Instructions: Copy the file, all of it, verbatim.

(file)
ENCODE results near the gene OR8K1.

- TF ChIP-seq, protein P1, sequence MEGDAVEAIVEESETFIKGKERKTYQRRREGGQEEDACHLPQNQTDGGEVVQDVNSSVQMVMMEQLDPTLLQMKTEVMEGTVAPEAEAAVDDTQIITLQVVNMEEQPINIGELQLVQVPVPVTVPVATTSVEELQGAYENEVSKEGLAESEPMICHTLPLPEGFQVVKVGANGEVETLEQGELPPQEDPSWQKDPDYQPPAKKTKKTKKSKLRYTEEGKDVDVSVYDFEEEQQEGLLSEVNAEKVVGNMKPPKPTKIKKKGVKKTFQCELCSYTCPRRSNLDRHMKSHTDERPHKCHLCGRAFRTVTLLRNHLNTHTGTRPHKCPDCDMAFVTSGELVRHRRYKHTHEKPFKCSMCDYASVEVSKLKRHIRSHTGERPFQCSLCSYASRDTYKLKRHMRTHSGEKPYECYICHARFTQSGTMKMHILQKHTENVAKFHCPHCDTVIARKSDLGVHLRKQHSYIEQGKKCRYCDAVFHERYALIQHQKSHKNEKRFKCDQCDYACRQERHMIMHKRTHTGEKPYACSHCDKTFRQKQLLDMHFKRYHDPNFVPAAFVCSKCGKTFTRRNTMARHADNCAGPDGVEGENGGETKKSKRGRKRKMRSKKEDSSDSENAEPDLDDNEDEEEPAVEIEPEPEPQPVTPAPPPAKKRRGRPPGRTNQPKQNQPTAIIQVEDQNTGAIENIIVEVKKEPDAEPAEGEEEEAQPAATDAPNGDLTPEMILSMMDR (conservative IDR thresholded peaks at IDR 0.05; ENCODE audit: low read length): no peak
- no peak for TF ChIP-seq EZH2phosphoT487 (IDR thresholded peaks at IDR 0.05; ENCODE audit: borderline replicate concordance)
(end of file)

ENCODE results near the gene OR8K1.

- TF ChIP-seq, protein P1, sequence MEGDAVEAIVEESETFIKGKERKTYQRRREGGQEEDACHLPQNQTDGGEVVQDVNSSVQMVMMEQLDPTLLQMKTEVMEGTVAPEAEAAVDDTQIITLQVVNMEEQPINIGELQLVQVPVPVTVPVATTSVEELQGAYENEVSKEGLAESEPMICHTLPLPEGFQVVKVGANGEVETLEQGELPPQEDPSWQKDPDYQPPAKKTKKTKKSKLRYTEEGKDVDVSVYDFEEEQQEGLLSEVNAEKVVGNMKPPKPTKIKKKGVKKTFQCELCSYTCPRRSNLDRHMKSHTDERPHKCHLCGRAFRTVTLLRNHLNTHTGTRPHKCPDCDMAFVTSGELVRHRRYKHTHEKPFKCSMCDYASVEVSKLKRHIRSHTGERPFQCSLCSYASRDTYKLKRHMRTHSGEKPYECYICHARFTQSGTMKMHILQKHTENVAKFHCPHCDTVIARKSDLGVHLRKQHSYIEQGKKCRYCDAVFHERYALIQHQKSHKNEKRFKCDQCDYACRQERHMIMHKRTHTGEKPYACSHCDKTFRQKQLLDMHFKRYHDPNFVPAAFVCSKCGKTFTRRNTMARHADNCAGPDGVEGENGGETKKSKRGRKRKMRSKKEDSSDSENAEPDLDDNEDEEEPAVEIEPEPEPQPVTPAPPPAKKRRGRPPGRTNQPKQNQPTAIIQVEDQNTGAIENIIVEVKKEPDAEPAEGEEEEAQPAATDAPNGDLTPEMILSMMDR (conservative IDR thresholded peaks at IDR 0.05; ENCODE audit: low read length): no peak
- no peak for TF ChIP-seq EZH2phosphoT487 (IDR thresholded peaks at IDR 0.05; ENCODE audit: borderline replicate concordance)